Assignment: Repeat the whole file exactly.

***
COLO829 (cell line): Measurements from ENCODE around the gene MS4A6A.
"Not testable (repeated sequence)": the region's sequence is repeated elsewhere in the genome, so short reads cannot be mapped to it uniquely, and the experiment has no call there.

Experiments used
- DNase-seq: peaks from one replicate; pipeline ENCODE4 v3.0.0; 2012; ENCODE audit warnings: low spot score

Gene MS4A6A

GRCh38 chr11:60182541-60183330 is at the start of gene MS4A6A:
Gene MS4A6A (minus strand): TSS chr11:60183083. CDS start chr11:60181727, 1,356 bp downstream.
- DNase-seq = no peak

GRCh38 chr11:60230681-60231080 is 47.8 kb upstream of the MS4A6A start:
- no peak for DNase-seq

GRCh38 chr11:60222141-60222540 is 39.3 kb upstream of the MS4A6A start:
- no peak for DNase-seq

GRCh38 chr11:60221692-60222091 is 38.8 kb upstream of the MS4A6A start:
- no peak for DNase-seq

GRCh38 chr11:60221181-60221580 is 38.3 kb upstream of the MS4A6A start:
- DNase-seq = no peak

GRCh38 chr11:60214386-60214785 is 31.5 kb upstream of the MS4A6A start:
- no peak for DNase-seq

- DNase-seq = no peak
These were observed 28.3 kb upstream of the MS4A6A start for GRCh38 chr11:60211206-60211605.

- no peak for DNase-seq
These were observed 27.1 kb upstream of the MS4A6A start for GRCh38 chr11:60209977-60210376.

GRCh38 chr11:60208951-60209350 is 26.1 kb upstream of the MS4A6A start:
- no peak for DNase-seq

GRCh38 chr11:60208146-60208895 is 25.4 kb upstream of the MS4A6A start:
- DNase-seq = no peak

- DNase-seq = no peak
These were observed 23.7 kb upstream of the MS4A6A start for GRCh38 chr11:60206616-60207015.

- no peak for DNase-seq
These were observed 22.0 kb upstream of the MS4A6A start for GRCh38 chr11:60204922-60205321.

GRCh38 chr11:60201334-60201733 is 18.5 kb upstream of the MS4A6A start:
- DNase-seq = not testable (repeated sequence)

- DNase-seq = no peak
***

COLO829 (cell line): Measurements from ENCODE around the gene MS4A6A.
"Not testable (repeated sequence)": the region's sequence is repeated elsewhere in the genome, so short reads cannot be mapped to it uniquely, and the experiment has no call there.

Experiments used
- DNase-seq: peaks from one replicate; pipeline ENCODE4 v3.0.0; 2012; ENCODE audit warnings: low spot score

Gene MS4A6A

GRCh38 chr11:60182541-60183330 is at the start of gene MS4A6A:
Gene MS4A6A (minus strand): TSS chr11:60183083. CDS start chr11:60181727, 1,356 bp downstream.
- DNase-seq = no peak

GRCh38 chr11:60230681-60231080 is 47.8 kb upstream of the MS4A6A start:
- no peak for DNase-seq

GRCh38 chr11:60222141-60222540 is 39.3 kb upstream of the MS4A6A start:
- no peak for DNase-seq

GRCh38 chr11:60221692-60222091 is 38.8 kb upstream of the MS4A6A start:
- no peak for DNase-seq

GRCh38 chr11:60221181-60221580 is 38.3 kb upstream of the MS4A6A start:
- DNase-seq = no peak

GRCh38 chr11:60214386-60214785 is 31.5 kb upstream of the MS4A6A start:
- no peak for DNase-seq

- DNase-seq = no peak
These were observed 28.3 kb upstream of the MS4A6A start for GRCh38 chr11:60211206-60211605.

- no peak for DNase-seq
These were observed 27.1 kb upstream of the MS4A6A start for GRCh38 chr11:60209977-60210376.

GRCh38 chr11:60208951-60209350 is 26.1 kb upstream of the MS4A6A start:
- no peak for DNase-seq

GRCh38 chr11:60208146-60208895 is 25.4 kb upstream of the MS4A6A start:
- DNase-seq = no peak

- DNase-seq = no peak
These were observed 23.7 kb upstream of the MS4A6A start for GRCh38 chr11:60206616-60207015.

- no peak for DNase-seq
These were observed 22.0 kb upstream of the MS4A6A start for GRCh38 chr11:60204922-60205321.

GRCh38 chr11:60201334-60201733 is 18.5 kb upstream of the MS4A6A start:
- DNase-seq = not testable (repeated sequence)

- DNase-seq = no peak